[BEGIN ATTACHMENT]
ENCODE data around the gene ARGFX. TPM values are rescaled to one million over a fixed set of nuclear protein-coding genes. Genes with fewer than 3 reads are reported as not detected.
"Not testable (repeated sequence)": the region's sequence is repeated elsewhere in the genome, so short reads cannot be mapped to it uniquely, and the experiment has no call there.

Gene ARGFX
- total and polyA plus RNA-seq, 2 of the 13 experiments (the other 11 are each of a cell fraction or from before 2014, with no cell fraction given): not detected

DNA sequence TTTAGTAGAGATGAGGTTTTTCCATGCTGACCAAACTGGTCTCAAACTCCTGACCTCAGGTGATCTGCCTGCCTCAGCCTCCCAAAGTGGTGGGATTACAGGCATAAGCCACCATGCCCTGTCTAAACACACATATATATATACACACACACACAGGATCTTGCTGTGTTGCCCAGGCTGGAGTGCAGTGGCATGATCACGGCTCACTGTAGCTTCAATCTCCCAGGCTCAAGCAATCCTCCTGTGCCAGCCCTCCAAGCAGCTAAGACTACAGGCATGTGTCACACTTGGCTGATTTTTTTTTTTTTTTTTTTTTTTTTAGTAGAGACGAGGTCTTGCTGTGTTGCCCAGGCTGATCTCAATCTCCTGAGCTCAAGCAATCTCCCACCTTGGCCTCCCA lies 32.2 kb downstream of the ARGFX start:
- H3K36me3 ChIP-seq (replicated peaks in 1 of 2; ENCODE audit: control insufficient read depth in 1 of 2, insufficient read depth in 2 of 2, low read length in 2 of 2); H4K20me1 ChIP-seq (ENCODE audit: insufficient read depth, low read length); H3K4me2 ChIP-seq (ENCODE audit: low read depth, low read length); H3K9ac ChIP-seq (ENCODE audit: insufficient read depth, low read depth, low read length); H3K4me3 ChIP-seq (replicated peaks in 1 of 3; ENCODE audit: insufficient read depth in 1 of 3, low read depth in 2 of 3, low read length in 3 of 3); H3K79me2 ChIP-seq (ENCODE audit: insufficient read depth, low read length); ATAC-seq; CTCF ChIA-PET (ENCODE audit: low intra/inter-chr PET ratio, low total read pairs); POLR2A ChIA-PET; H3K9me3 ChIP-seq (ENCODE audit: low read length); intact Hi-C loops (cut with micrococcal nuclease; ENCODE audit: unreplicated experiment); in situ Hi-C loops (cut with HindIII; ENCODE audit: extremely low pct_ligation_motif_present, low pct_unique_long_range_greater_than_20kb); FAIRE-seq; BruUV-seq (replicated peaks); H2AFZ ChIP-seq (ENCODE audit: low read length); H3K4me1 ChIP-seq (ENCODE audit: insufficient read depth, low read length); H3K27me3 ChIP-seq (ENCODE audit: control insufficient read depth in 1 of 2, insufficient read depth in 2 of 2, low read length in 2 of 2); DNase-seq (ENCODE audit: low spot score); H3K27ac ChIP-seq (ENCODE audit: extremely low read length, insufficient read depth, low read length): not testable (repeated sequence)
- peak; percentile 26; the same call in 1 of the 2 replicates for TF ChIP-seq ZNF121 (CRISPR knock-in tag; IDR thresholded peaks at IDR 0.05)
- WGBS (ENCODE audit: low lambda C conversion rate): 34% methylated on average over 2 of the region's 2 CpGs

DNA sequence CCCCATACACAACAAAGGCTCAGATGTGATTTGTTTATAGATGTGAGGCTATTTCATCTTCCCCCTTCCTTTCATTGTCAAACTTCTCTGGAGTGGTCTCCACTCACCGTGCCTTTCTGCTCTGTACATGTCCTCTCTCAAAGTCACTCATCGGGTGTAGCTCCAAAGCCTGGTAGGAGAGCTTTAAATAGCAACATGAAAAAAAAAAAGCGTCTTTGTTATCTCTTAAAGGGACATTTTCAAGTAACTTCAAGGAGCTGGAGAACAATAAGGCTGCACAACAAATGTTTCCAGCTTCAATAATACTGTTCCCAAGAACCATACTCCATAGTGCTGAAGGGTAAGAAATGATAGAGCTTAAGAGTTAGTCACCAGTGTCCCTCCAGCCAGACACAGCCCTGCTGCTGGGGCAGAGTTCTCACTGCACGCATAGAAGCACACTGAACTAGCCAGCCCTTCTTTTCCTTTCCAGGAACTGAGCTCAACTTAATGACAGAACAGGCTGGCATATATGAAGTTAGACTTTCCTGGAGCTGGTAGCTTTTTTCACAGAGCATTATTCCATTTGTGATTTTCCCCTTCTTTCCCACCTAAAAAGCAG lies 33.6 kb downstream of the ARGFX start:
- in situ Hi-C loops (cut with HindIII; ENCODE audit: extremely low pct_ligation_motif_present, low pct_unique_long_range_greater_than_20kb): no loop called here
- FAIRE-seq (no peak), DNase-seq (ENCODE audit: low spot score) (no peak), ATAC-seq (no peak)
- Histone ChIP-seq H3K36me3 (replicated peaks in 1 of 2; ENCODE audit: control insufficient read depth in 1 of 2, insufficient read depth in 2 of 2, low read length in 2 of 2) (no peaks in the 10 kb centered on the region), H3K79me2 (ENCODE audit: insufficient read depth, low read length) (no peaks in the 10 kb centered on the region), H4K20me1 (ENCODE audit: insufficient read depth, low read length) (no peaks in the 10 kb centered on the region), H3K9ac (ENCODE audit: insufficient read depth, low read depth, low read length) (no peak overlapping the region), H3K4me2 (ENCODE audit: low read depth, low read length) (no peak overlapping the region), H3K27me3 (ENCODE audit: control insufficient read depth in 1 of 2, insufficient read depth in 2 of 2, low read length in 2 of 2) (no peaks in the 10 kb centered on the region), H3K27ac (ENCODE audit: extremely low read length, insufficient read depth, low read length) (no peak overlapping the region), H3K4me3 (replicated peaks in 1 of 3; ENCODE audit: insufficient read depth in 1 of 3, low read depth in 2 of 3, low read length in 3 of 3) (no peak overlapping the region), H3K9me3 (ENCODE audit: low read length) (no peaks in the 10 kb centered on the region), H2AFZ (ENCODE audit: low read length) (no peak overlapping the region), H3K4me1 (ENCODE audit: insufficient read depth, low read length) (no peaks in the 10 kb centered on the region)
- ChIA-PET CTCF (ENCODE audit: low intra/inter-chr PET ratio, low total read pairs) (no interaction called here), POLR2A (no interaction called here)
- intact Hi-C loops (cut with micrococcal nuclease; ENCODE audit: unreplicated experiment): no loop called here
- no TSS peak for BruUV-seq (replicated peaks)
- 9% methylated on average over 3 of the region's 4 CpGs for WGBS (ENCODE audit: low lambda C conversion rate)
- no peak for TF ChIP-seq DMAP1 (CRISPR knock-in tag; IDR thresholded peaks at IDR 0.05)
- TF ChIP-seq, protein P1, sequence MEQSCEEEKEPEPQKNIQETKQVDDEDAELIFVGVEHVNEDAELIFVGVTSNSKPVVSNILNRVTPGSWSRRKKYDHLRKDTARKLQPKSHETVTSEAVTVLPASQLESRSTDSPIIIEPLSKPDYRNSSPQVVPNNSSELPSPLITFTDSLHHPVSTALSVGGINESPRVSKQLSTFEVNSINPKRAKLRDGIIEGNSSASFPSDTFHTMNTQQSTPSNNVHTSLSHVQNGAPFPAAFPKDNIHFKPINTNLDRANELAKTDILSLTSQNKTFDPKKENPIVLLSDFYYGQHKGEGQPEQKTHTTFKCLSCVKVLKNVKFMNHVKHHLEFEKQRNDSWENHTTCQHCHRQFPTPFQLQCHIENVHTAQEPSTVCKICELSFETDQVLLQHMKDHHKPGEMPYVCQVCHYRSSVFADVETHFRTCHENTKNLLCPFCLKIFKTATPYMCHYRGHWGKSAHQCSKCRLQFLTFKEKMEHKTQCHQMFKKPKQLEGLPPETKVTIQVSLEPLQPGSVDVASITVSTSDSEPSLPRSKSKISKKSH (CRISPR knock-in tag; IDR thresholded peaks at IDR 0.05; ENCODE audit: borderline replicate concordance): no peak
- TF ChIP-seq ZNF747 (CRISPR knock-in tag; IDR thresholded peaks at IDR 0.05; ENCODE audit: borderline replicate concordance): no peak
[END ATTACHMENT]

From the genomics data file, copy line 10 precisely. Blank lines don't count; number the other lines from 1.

- in situ Hi-C loops (cut with HindIII; ENCODE audit: extremely low pct_ligation_motif_present, low pct_unique_long_range_greater_than_20kb): no loop called here